I was on the phone when I heard our 5 week old puppy, Neoma, start yelping on the hill behind the house. It was the first time she’d ever ventured that far out. I listened keenly, assuming she was simply distressed upon realizing how far she was from her mother and siblings. I listened to her come down the hill, around the cabin, and toward the front porch, whining, but not in a way that alarmed me. But when she got to the front porch she exploded in hysterical screaming. I quickly hung up my phone call and ran outside.
She sat on the front step, blood coating one side of her face. I rushed her inside. Blood was soaking her face and my mind was racing; “What happened? WHAT DO I DO?!“
I couldn’t do anything for her, I couldn’t touch her face. She was a mess; a screaming, hysterical, terrified mess of a tiny dog.
I was genuinely worried her heart would give out from the level of her distress. 5 minutes passed, I paced the house with her, trying desperately to console her. 20 minutes had passed, still she screamed relentlessly at the top of her lungs and the bleeding wasn’t letting up. I couldn’t touch her face without cranking her hysteria up to the next level.
And then I had a (reluctant) revelation. How have I sedated dogs in the past? I paid a visit to my precious supply of strictly medicinal (seriously) cannabis oil. I factored what kind of a preciously minute amount would be appropriate for such a tiny dog- not that a large dose could hurt her, because it can’t, but I didn’t need her sleeping for 2 days straight. I rubbed a tiny dab into her gums and paced the house with her for another 10 minutes. Her hysteria turned to exhaustion and her piercing screams turned into sleepy crying. I paced for another 10 minutes until she was asleep.
Using cannabis-infused oils for sedation is safe and effective. For a long time I used it very conservatively, worried what might happen if I dosed a critter too high (no pun intended). Then, one day, the mastiff puppy Rowan got up on the kitchen counter and stole a plastic measuring spoon filled with pot butter. The spoon contained about 1 month’s worth of daily doses for Mili the Dog, who was contending with severe health complications (that’s another story). So Rowan ate a month’s worth of sedating doses in 1 sitting. He could have stolen peanut butter, or bread, or any number of things, but no, he stole the spoonful of oil, ate all the oil, and half the spoon. ROWAN!!!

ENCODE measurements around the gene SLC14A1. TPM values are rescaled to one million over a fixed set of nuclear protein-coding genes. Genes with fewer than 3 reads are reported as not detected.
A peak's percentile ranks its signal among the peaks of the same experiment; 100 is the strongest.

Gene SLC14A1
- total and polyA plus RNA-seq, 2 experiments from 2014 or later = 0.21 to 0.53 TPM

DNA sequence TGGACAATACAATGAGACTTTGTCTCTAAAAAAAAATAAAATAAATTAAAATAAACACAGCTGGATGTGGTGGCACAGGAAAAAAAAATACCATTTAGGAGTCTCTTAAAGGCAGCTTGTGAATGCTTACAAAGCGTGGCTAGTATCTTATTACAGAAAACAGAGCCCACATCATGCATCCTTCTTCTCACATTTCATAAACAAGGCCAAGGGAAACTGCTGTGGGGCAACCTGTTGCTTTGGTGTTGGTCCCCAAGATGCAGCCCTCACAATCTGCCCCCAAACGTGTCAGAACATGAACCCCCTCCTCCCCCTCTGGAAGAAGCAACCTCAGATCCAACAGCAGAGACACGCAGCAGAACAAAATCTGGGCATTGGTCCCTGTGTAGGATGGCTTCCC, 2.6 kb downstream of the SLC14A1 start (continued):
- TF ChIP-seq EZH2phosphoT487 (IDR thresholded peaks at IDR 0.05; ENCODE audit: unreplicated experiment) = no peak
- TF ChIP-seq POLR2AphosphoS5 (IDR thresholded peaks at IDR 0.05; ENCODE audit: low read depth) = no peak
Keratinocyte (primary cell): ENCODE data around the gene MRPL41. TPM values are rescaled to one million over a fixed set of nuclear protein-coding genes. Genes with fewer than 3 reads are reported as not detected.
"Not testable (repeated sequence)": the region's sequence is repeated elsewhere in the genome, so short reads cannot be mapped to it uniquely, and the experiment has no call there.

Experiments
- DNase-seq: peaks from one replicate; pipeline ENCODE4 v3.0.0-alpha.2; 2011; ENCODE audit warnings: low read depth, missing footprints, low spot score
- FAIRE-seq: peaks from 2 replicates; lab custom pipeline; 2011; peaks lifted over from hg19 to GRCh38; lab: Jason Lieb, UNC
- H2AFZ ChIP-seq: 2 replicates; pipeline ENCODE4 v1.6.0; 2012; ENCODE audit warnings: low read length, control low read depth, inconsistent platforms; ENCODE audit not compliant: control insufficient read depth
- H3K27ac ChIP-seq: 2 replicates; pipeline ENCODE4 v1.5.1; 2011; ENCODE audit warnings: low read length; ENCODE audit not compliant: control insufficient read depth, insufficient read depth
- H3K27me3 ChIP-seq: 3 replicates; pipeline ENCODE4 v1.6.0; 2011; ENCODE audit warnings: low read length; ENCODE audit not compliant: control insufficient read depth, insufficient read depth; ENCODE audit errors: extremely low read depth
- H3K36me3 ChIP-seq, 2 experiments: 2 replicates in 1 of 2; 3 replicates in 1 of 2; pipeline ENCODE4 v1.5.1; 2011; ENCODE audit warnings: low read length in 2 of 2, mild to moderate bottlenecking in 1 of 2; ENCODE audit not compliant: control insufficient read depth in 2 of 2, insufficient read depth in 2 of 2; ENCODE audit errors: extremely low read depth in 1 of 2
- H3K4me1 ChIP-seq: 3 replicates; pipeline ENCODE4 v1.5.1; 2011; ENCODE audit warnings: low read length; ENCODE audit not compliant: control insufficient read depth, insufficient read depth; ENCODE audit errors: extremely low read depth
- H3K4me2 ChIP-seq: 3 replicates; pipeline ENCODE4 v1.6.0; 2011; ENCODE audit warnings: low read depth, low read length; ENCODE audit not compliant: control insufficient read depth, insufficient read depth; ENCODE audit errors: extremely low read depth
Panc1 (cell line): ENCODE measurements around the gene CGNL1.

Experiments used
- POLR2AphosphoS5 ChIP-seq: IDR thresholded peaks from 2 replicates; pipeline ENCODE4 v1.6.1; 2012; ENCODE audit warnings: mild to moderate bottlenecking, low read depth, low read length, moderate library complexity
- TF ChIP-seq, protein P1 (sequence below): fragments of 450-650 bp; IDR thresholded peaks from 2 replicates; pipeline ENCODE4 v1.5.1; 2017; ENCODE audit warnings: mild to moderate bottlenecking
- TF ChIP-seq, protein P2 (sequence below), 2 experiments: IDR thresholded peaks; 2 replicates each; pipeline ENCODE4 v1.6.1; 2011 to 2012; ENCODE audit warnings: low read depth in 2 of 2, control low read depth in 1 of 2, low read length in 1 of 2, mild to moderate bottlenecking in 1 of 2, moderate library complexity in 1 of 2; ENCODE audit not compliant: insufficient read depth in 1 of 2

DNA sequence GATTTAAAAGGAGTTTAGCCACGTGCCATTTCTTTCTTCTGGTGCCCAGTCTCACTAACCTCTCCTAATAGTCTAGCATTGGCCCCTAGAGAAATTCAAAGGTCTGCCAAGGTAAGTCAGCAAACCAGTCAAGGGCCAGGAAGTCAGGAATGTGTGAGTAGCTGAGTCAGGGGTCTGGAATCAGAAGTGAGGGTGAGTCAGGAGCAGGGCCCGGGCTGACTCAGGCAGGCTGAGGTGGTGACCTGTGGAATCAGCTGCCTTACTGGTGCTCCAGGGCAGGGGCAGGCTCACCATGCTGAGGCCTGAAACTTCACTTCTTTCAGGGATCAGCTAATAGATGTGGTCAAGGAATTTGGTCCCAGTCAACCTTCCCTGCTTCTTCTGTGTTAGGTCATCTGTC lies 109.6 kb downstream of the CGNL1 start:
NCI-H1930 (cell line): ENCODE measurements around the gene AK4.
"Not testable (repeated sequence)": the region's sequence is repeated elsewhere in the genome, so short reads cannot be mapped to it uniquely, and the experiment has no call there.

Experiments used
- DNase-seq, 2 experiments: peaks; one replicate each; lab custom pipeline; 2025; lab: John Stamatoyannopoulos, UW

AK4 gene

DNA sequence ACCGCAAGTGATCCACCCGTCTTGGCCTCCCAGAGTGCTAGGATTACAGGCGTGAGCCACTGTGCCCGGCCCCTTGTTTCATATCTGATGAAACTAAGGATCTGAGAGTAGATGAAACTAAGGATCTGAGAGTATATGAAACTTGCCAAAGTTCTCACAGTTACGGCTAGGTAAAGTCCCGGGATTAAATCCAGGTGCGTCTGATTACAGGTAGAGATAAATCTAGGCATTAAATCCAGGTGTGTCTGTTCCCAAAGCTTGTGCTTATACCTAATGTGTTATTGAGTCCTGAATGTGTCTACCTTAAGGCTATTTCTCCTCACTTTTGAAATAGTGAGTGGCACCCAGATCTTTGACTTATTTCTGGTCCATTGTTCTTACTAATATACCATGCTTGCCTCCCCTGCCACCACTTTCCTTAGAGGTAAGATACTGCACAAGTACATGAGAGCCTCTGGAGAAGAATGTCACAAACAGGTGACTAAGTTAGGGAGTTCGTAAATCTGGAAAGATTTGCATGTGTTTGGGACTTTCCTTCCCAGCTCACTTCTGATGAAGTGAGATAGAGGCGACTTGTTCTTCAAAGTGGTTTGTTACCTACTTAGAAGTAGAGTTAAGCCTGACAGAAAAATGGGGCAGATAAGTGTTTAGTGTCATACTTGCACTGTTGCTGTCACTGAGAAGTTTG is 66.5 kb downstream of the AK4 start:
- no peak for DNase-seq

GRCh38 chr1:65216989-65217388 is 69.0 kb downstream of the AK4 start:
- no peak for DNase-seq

Through the next day Rowan hunkered down on a dog bed on the porch and slept fitfully for over 12 hours straight. He barely responded when addressed, his eyes were unfocused, and everything he did was delayed, almost in ‘slow motion’. If you cooed at him his tail would wag…. wag…. wag…. wag…. wag…. at a hilariously slow rate. We kept a sharp eye on his well being- he was otherwise fine. He never threw up, his bowels were unaffected, his vital functions were stable. I was stressed beyond belief. Andy laughed and assured me he’d be fine.
After 48 hours Rowan was starting to feel himself again, albeit very hungry. And by the next day he was totally back to normal.
This haphazard learning experience taught me not to fear cannabis overdose in animals.
At this point I was able to set her down on the bed, clean her up, clear my head, and figure out what the heck was going on. After much fussing and many bloody swabs, I revealed a slice across her scalp, a small puncture in her cheek, and a disconcertingly deep puncture inside of her ear. There was a pin-prick sized hole almost and inch down inside of the cartilage folds of her tiny ear.
Apparently a hawk had tried to snag itself a canine luncheon. Raptors strive to pierce their prey through the ear into the brain for an instant kill. But this bird missed; its talon went harmlessly into the cartilage rather than into her skull.
My first task was to trim hair away from the wounds with scissors so I could discern how large they were and keep the fur out so they could heal. My second task was to discern whether there was damage to the ear itself and to keep the blood from pooling or caking inside the ear. Allowing the blood to fill and scab over in the ear may lead to long-term damages or scar tissue build up inside the ear, affecting both balance and hearing.
Using cotton swabs I was able to pinpoint where the hole was and was relieved to find it wasn’t piercing anything but flesh. Her ear was not damaged. I cleaned her up and applied an antiseptic, soothing salve to her cheek and scalp wounds. I kept her ear swabbed with alcohol to keep it sterile.
Her cheek and scalp wounds healed up quickly enough, but her ear continued to bleed for almost 4 days. Not a dangerous amount, but I had to sedate her lightly each day to remove the blood up and clean her ear.
Within a week or two she was back to her normal self, though she didn’t wander off alone. She had psychological trauma from the incident that took the first few months of her life to overcome; afraid of her ears being touched, afraid of being ‘snatched up’, etc. Thankfully there is no lasting or residual damage from the event. She had a funny hairdo for quite awhile though! I often wonder what she thinks when she looks up at the sky and watches the birds.